Two Philadelphia-area police officers were injured in a shooting that took place as tens of thousands of people celebrated July Fourth by congregating for fireworks and live music Monday, authorities said.
Police confirmed to NBC Philadelphia that two officers were stabilized at a hospital after being struck by gunfire near throngs who gathered at and near the city’s famed Museum of Art.
At an overnight news conference, Philadelphia Police Commissioner Danielle Outlaw said both have been treated and released. One was described as a traffic officer for the city department; the other was a member of the Montgomery County Sheriff’s Office Bomb and Hazardous Device Disposal Unit assigned to the Philadelphia department.
Both were working security during the festivities, she said, and had not heard gunfire when they were struck, the commissioner said. One man is 36 years old, and the other is 44.
It’s not clear why pandemonium ensued if gunfire was not heard, although NBC Philadelphia did indicate that police shooed crowds away from the concert stage.
The root of the gunfire was still a mystery, Outlaw said, noting that possibilities including everything from someone taking a shot from afar to ricochet from celebratory gunfire.
One of the officers suffered a graze wound to his head, the other a gunshot would to his right shoulder, the Philadelphia station reported. It broadcast a photograph of a bullet lodged in an officer’s cap that included a memorial card for a late police chaplain.
The gunfire was reported in the Fairmount Street-Art Museum area as people were in the area for multiple events, including the last day of the holiday weekend’s free 2022 Wawa Welcome America Concert featuring Jason Derulo.
Music had ended and fireworks had begun when the gunfire happened shortly before 10 p.m., reported NBC Philadelphia, which had a reporter at the center of the chaos near the Benjamin Franklin Parkway Stage.
Witnesses said the situation resulted in pandemonium as spectators streamed from the neighborhood. The station reported that a SWAT team at a high-rise residential building near the museum was responding to a person with a gun who ended up being unrelated to the violence.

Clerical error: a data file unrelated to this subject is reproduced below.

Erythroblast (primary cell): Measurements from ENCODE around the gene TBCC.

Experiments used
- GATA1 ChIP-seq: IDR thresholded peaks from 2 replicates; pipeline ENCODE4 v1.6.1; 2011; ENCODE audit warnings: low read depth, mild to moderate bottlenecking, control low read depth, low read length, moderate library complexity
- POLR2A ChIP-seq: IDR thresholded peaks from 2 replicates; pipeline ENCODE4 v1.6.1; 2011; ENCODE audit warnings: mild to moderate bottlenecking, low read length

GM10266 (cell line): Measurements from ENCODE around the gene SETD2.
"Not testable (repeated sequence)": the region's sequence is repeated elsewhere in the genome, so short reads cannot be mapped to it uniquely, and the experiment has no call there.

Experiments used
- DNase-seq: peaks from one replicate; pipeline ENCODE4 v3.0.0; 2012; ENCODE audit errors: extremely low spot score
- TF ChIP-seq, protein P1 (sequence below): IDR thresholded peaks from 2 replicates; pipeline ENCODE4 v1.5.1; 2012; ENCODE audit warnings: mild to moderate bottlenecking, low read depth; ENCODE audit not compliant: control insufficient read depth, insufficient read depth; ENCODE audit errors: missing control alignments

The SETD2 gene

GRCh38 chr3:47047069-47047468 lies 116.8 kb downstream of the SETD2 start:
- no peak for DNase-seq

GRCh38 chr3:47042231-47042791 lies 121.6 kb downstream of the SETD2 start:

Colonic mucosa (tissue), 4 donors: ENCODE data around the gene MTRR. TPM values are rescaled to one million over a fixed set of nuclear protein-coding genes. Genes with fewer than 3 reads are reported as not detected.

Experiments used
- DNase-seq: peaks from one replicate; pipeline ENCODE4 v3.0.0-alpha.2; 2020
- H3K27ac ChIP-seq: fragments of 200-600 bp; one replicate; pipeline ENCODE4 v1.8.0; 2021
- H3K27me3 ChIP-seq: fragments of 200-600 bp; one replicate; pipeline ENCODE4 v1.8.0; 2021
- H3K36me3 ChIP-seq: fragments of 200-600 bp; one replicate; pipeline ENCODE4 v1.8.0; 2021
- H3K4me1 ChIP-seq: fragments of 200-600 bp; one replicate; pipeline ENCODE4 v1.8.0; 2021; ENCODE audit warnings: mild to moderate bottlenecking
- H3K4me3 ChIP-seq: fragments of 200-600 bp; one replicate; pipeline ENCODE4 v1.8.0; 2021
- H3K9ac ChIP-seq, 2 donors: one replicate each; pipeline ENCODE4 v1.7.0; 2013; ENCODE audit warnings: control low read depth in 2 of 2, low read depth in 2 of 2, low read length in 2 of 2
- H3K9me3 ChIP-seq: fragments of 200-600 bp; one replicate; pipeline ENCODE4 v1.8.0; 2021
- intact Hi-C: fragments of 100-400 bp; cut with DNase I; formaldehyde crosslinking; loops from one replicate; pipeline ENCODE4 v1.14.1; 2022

It did not appear that anyone was in custody.
No civilian injuries were reported. A child may have gone missing among the confusion, the station reported.
Mayor Jim Kenney said during the news conference that he was tired enough of gun violence that he does not want to be mayor anymore. He said high-profile events in his city are no longer reasons for celebration, but rather preludes to heartache.
“I don’t enjoy the Fourth of July,” he said.
Alex Dzomba, 28, was celebrating a few blocks away at a friend’s high-rise residence when she saw the tidal wave of humanity spilling from the concert grounds adjacent to Benjamin Franklin Parkway. Possibly because fireworks were also sounding off, Dzomba said, she didn’t hear gunfire.
“All I saw was people screaming and fleeing the parkway,” she said.
Police urged people to stay away from the Fairmount-Art Museum area. A reunion location was set up at the Free Library of Philadelphia, police said.
After two pandemic years of mostly staying in for a holiday with roots in the city, Philadelphians were looking forward to celebrating July Fourth outdoors.
In suburban Chicago on Monday a suspect opened fire from a rooftop, killing six and injuring 38 others who were spectators and participants in a July Fourth parade in the city of Highland Park, authorities said.
Kurt Chirbas and Sarah Kaufman contributed.